This is part of the reason why atheists must take a greater role in public discourse. Religious liberals and moderates can and often do join with us on specific social issues – but even they, for the most part, take the position that faith is an acceptable way of making policy decisions. We have an altogether different message, and one that’s far more vital: decisions that affect the common good must be made on the basis of reason. That’s a message worth promoting, and that’s why we should disregard the squawking of those pundits who urge atheists to keep quiet and not criticize religion, because it’s “disrespectful”. Our message, in the long run, is crucial and necessary; if we need to do damage to established superstitions to get it out, so be it.

About Adam Lee

Adam Lee is an atheist writer and speaker living in New York City. His new novel, Broken Ring, is available in paperback and e-book. Read his full bio, or follow him on Twitter.

  • http://jivlain.wordpress.com Jivlain

    Hmmmmm, elected officials got 44% and yet I, as someone who has never even visited the US got over 90%?

    You do have a problem there.

  • velkyn

    Society also bears some of the blame in saying we have to be politically correct and “accept” the willfully ignorant and/or just plain stupid as equals. IF you dont’ do this, you are called “elitist”. I am not sorry that I am more intelligent than the majority of humanity and I don’t see why the idiots should run the shop. BTW, it’s been shown that the ill-educated and/or less intelligent think that they are better than they are, http://en.wikipedia.org/wiki/Dunning-Kruger_effect

    Religous liberals and moderates are as culpable as their fanatic brethern for this glorifying of ignorance. How many times has anyone seen them actually dare to critize the fanatics for this or any other extremist policy? Their voices are rare and faint. I see little reason to give them any credit at all.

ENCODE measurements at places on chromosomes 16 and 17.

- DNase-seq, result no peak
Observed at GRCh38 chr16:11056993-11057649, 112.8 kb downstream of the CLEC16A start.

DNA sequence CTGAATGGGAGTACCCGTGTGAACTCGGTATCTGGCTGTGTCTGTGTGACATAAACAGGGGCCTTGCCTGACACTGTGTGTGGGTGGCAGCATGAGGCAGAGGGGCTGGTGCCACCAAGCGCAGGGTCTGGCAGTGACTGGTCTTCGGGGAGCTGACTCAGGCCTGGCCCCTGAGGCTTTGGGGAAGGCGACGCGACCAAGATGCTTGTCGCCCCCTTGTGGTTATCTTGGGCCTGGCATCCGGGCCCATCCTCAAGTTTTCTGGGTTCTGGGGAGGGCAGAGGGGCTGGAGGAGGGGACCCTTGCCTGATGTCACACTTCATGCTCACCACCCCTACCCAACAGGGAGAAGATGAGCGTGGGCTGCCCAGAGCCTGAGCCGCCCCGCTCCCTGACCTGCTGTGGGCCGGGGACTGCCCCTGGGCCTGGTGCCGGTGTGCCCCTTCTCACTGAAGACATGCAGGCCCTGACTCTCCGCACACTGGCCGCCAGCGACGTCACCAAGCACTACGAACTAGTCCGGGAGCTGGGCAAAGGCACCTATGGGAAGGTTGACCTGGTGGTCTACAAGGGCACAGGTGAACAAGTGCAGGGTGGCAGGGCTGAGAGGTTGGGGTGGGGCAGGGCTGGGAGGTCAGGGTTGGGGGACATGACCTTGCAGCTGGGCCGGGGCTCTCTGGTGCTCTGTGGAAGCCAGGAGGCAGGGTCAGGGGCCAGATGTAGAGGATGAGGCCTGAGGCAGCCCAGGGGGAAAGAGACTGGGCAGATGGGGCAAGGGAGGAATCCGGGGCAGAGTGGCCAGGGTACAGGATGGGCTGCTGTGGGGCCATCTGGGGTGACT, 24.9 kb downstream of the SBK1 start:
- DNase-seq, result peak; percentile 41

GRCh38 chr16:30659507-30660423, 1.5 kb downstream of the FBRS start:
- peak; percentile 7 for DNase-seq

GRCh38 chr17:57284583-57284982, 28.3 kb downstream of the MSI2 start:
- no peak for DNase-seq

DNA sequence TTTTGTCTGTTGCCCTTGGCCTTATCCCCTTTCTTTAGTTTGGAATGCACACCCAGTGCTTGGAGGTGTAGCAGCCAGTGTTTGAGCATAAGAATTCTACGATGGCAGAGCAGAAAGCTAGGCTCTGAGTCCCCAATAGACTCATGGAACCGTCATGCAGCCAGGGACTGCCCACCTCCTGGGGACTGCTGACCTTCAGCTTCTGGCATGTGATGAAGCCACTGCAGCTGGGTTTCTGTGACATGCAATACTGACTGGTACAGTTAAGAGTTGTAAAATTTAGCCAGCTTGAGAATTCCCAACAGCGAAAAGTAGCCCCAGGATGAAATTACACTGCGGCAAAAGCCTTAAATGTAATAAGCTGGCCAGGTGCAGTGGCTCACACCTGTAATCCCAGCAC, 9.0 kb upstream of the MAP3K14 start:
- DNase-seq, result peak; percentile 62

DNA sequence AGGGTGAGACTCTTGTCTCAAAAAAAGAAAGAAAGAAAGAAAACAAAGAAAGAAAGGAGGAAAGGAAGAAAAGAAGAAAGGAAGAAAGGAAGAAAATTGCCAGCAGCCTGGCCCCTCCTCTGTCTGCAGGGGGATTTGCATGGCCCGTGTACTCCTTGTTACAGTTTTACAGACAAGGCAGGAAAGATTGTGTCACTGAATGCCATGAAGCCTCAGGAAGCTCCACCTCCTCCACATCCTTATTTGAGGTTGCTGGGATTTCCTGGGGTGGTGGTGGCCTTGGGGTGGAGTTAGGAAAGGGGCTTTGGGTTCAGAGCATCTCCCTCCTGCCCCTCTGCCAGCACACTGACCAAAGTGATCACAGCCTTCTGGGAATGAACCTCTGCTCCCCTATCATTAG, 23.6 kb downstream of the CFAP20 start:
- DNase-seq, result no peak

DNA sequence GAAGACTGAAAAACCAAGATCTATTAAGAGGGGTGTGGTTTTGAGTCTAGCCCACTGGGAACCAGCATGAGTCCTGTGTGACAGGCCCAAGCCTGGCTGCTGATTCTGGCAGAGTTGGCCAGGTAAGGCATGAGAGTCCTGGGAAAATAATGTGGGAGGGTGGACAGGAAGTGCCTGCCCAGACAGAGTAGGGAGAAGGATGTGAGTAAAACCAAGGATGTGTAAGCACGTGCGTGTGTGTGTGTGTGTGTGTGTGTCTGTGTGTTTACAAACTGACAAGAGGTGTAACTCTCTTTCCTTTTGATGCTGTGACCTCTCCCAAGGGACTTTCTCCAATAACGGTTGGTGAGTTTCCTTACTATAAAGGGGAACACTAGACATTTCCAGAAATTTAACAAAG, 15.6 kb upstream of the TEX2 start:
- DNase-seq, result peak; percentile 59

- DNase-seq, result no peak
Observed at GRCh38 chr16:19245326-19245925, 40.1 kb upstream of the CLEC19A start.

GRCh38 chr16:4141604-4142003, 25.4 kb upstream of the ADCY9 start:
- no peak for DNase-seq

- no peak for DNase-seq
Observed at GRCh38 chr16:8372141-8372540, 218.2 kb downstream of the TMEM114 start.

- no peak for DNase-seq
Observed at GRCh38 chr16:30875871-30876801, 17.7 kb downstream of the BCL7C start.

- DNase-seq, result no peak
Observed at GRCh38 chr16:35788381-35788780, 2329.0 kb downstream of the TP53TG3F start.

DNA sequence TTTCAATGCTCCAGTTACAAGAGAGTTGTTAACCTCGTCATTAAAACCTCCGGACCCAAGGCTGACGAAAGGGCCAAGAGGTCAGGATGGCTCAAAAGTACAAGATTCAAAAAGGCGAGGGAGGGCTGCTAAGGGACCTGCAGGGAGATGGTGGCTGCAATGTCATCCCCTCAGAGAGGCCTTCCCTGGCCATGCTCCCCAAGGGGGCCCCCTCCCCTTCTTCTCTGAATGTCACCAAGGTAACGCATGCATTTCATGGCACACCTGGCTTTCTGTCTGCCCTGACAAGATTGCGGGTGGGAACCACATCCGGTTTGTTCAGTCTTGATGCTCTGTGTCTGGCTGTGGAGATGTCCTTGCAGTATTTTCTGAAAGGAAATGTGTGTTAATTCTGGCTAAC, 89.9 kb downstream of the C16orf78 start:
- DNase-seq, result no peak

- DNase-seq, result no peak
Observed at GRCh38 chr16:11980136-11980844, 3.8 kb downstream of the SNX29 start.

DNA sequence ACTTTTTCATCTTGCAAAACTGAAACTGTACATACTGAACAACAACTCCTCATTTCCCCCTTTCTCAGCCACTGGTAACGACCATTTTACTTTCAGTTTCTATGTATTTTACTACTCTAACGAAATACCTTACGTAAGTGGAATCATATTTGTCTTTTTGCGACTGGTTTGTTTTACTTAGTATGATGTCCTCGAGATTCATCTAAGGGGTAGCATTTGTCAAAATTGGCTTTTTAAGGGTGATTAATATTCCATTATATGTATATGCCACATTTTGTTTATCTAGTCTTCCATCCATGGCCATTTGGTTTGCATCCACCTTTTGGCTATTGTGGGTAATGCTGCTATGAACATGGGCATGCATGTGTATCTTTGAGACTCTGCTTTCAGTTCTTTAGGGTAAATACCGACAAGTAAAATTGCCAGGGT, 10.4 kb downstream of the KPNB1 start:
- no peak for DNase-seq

• http://stereoroid.com/ brian t

    That is not good. I scored 29/33 (88%) – and I’m not even American, nor have I formally studied American history. Just read about it, from time to time. Many of the questions could be answered by process of elimination e.g. #9.

  • http://mcv.planc.ee mcv

    I have a similar comment. I got 72%. I’m not an American nor taken any American courses in university or high school. But I have to admit that I have watched a lot of American movies and TV shows where some of these issues have come up.

  • http://mcv.planc.ee mcv

    As a follow-up – I recently read the regulations concering gaining citizenship in Estonia (my home country) and I’m not that sure that I could pass all the required exams. I’m certain that after a short study period it wouldn’t be hard, but as a citizen I ought to know the things without any study.

  • Alex, FCD

    I got an 88% when I took it after I saw it on Stranger Fruit (come for the science, stay for the Mustelids). Same story: I’m a foreign national (an atheist socialist foreign national working on a degree in evolutionary biology at that).

  • http://cranialhyperossification.blogspot.com GDad

    I got 31/33 (93.94%). I am an American, but after seeing the high scores of the international crowd, I’m not as cocky about my score as I was a moment ago. But those two questions were kind of tricky.

  • Witmer

    I’m an American and scored above an 80%. In my view this is a good demonstration of the ineptitude of American secondary education. In most schools students get American History all year long, yet they seem to get nothing from it.

    I’d like to see valid/reliable tests given to elected officials in order for them to represent any kind of public office. The standards need to be higher than 50%—much higher. I believe that if you don’t know the basics of the constitution, you shouldn’t be in office.

  • Alex Weaver

    Missed three on the economic section, one of which was ambiguously worded, one of which seems questionable, and one of which seems more ideological than objective. What is wrong with people?